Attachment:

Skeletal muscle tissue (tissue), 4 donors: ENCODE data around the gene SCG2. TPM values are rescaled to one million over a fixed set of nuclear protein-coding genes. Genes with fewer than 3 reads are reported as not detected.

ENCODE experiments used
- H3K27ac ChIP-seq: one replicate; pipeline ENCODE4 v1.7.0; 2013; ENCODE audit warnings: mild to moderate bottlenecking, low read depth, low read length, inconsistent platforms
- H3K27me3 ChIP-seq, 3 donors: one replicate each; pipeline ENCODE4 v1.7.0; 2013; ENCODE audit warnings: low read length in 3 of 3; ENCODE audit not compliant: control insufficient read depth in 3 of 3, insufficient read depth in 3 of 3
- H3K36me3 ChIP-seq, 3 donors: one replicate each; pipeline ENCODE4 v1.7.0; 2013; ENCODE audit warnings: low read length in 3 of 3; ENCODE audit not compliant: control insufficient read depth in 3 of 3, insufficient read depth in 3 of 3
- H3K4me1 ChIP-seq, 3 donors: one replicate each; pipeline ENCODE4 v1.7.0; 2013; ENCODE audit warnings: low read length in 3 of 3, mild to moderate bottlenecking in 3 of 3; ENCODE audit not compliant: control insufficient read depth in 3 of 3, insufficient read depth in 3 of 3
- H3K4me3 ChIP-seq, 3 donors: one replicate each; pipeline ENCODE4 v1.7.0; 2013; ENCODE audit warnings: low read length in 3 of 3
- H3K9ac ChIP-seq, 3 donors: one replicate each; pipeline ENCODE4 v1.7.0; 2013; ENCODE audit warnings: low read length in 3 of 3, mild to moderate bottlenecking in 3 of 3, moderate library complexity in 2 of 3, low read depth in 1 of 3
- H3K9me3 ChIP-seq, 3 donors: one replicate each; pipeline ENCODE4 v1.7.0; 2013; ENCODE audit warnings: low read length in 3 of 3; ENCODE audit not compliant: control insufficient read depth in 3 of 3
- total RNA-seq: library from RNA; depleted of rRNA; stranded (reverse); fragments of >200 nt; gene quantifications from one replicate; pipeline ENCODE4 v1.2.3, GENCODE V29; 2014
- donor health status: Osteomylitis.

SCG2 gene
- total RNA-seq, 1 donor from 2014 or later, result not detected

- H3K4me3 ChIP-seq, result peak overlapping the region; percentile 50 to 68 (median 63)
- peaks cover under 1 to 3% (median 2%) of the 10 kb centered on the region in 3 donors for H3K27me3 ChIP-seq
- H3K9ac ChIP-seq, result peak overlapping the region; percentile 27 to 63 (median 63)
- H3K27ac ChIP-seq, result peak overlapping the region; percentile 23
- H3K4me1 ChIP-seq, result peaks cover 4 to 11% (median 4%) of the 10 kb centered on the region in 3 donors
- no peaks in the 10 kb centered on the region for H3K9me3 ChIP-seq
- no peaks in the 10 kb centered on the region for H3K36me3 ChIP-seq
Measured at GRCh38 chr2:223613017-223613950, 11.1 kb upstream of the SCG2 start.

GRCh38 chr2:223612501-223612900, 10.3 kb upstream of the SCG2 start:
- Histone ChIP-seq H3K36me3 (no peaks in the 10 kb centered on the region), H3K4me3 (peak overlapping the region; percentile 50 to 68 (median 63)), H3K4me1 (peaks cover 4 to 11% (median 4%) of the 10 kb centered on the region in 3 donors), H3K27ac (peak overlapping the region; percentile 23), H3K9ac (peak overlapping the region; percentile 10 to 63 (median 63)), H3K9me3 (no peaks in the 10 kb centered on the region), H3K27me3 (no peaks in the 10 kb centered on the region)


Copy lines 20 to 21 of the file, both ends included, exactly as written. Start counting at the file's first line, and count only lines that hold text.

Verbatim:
- no peaks in the 10 kb centered on the region for H3K36me3 ChIP-seq
Measured at GRCh38 chr2:223613017-223613950, 11.1 kb upstream of the SCG2 start.